GTD’s definition of a project is very broad. It defines any objective that requires more than one action as a project. These projects should go on your projects list. This list is simply a list of project titles and—if you like— descriptions and intended outcomes of the projects. When reviewing the projects list, you will make sure that there is always at least one action on your next actions list for each project, thus making sure that your projects aren’t forgotten.
Contexts are “tags” you put on the items on your next actions lists saying where the action can be done or what equipment you need to perform it. An action can be “tagged” with a context in several ways; the easiest is probably to simply have different next actions lists—one for each context. It is common to prefix contexts with an ‘@’ which makes sense when the context is a location, but should just be thought of as a notation in other cases. Examples of contexts are @ home, @ computer, and @ office.
The Someday/ Maybe List
You don’t want to lose your million dollar idea of making a “jump to conclusions” mat, but since this is a project you want to realize when you have more time, you don’t want to have it “pollute” your next actions lists or your list of projects either. (Remember that the next actions only contains the things that should be done as soon as possible and that your projects list will be reviewed regularly to make sure that all projects have at least one next action.) This is where the some day/maybe list comes it. This list simply contains ideas and projects you might want to realize at some
time in the future. This list should be reviewed weekly along with the rest of the system during the weekly review.
The calendar is for things you have to do on a certain date or at a certain time—and nothing else! That’s right; no putting “install Bonzibudddy” on your calendar for next Wednesday if you just think you want to have it done then. But… why? By only having items that really are time and date sensitive on your calendar it will be more useful, since it will actually tell you the things you have to do a certain day without being “diluted” with other items. The thing you want to do, but that doesn’t need to be done at a certain time will be on your next actions list anyway, so you will be reminded about it.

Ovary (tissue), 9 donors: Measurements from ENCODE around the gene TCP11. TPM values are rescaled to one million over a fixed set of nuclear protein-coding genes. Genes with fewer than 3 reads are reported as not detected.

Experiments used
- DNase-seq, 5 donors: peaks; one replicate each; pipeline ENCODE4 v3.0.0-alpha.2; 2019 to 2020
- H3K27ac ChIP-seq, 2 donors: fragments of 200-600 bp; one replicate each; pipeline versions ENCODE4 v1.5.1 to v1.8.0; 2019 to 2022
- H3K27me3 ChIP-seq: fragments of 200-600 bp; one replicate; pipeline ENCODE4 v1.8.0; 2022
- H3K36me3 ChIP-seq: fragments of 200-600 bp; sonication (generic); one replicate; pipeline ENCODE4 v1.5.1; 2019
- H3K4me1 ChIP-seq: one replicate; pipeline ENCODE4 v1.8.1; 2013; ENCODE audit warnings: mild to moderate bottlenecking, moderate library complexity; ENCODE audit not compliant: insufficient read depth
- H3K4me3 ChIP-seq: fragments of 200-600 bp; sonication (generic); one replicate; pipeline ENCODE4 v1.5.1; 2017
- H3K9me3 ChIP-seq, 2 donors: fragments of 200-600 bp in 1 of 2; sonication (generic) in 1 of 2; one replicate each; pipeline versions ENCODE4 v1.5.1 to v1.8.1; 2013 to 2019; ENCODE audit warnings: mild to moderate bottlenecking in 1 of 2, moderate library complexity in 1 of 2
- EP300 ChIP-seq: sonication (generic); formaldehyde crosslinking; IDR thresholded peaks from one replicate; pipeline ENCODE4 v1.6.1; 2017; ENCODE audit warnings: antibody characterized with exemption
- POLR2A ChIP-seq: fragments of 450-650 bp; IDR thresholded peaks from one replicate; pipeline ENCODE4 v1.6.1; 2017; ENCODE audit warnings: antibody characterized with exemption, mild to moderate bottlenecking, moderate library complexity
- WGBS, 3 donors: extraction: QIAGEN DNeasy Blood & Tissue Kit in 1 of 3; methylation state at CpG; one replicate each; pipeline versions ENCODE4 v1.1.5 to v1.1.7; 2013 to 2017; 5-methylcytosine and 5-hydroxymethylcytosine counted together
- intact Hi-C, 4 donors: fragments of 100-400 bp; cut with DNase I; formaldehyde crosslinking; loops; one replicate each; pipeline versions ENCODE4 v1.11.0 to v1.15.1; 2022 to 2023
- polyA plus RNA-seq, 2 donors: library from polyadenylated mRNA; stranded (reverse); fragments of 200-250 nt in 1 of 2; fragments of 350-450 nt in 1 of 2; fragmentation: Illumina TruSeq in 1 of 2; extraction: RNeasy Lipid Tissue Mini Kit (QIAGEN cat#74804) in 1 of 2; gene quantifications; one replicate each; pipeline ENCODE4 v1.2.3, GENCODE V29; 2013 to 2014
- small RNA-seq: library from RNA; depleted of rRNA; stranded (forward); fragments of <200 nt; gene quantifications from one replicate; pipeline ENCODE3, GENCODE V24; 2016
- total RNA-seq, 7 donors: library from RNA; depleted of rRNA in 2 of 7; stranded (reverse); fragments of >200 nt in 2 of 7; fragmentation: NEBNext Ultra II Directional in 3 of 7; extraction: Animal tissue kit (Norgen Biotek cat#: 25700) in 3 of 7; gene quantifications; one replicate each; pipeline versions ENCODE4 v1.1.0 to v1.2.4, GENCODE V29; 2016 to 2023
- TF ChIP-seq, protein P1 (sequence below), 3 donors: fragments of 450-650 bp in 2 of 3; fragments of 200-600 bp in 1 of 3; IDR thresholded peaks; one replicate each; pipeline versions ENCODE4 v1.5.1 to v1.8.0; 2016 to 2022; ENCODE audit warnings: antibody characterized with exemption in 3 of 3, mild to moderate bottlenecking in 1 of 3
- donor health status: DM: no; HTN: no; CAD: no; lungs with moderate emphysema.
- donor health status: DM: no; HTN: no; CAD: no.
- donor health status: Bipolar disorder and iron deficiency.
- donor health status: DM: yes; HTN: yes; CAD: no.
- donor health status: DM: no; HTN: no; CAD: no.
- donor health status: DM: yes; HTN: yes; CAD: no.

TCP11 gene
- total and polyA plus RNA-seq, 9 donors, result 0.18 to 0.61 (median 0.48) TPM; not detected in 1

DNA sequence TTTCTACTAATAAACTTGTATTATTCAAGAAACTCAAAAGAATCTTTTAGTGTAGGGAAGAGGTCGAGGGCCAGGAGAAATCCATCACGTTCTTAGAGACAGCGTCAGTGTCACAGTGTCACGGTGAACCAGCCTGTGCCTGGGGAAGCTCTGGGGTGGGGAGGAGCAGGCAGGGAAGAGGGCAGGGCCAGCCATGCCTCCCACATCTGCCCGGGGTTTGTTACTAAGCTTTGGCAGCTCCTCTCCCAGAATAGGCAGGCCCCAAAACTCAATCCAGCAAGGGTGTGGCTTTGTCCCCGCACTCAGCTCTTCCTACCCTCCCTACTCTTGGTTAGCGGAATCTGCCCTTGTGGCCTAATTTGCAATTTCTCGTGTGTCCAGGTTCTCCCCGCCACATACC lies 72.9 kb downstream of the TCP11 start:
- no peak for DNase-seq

David Allen’s book on “GTD” calls the weekly review a “critical factor for success” and he is not joking. If you start using the GTD framework and you are not a robot, things will start to slip. You will complete the next action of a project and forget to add a new “next action” for that project. You will forget to remove next actions that you—if you really thought about it—know that you won’t do in the near future because more important things have shown up, and so on.
The weekly review should be done—you guessed it—once per week. It will take a while, so you should ideally set off some time (probably at least 30 minutes) in advance. When doing the weekly review you should at least do the following: Make sure each project has at least one next action. Make sure that each action on your next actions list is actually something you want or need to do if you have the time during the coming week. If not, move it (and/or the project it belongs to) to your someday/maybe list or—if you don’t think you will ever do it—remove it completely. (Be honest with yourself.) Look through your someday/maybe list and see if some projects/actions should be moved to the list of current projects/the next actions list. If creating a new project on your projects list, make sure to figure out its next physical, visible action and put it on the next actions list as well.
When doing the weekly review it can be a good idea to work through a “trigger list” a list of key words to “trigger” your brain to remember any open loops you still haven’t captured in your system. When working through your trigger list, put anything that you remember in your in list to be processed.
Getting it to Work
As you start getting comfortable with using GTD you can be a bit more lenient if you believe that it would be better.
It is important that you have hard edges between your lists, and between your next actions lists.
Your tools should be fun to use—but not too fun! If you have a slow and complicated tool for managing your lists, you will subconsciously resist collecting small tasks and if your tool is too fun to use, you will end up over-using it and spend time playing with its amazing features.
If you want a complete overview of GTD you would be wise to read David Allen’s book which formalized the method he developed: “Getting Things Done: The Art of Stress-Free Productivity.”